She has many of these attributes  and has been performing very well this season. I have watched her nail runs, while other guides ahead and behind her miss the mark. Of course, most guides make successful runs, and guests often don’t recognize the difference between a good run and a great run. But those riding in boats which make the harder runs look easy, and recognize the subtle differences and nuances in challenging currents and waves, may enjoy a greater appreciation and pleasure. Not to mention, an additional level of security, when it comes to feeling safe when their destiny is in the hands of someone else.

It also makes me feel appreciated that she chose to seek my advice and counsel about improving her boating skills, during her drive back into the guiding world. Even though running rapids is a little like riding a bicycle, where it does come back to you, how good a rider you become is all about training. Though I might like to take some credit for the great runs she has been having,  in reality the river is the real teacher, and she has been earning good marks in her learning.  It is a bit of twisted fate that the Olympics happened during the same time frame that  she decided to return to guiding,  as it reminds us all how important it is to constantly strive for perfection. Going for the gold is more than just an Olympic goal, it is a way of life and an inspirational pursuit to bring out the very best we can in ourselves.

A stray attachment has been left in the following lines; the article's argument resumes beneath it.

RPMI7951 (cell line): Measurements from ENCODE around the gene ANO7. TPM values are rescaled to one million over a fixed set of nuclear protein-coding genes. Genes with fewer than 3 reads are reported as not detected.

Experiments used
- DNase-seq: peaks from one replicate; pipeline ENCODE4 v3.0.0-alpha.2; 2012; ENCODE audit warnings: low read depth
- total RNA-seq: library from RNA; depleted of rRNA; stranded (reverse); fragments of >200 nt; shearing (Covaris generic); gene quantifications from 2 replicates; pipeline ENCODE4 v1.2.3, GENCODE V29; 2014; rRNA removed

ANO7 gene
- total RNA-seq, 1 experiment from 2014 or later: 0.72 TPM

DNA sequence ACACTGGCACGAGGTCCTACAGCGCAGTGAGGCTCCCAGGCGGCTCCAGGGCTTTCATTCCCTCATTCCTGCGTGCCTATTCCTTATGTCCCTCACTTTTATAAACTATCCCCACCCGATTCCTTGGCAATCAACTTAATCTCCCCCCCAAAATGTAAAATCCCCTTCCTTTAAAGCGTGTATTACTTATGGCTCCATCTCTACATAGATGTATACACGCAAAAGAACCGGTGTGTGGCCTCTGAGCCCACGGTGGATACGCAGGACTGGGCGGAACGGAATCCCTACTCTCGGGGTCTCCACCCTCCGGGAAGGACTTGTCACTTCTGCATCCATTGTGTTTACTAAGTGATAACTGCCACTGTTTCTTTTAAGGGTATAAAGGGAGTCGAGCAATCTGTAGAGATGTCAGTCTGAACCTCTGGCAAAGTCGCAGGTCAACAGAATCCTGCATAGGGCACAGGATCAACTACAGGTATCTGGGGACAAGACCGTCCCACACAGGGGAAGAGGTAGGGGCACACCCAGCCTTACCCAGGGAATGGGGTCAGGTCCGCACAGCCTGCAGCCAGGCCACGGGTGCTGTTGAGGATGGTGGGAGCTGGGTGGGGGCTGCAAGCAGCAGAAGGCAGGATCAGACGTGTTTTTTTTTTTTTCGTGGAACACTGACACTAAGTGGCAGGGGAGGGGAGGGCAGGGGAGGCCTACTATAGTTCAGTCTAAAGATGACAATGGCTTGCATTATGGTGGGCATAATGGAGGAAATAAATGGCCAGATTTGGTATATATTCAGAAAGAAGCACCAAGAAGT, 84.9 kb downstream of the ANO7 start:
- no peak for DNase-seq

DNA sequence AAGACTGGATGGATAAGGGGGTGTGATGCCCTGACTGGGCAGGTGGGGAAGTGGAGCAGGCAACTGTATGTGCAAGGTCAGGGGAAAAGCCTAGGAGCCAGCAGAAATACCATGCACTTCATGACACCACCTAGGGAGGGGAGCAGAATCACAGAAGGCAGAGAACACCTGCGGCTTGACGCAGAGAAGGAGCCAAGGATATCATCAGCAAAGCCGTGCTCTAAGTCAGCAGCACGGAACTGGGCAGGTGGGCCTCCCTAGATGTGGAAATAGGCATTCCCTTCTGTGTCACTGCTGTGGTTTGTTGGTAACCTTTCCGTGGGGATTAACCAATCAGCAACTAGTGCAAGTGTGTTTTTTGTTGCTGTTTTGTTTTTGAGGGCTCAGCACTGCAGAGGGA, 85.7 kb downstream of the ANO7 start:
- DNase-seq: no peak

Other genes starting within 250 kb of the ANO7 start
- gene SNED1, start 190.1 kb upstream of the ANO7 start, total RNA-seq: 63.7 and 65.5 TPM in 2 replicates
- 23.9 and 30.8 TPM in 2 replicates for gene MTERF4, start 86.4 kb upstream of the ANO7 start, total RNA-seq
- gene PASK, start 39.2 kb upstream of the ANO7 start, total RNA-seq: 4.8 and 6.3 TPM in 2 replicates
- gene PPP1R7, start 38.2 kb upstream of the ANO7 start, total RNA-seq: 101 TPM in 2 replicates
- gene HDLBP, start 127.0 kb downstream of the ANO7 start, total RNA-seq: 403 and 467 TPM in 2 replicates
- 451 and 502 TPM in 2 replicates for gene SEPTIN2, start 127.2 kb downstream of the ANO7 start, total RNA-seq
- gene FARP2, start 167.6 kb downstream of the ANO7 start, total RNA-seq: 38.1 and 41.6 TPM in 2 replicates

While the races and games are awesome to watch in and of itself, the life stories of many of the athletes is truly amazing. To see and hear the tribulations and hardships many of them were able to pull themselves out of, to get to the Olympics are heart wrenching, tear pulling, and testimony to the powers of the human spirit when sparked into a positive direction. It ignites an enlivened hope to us all for expanding our personal growth and pushing for the stars.  Perhaps there really is a pot of gold at the end of the rainbow.

Rivers make good medicine with us, we make good medicine with rivers.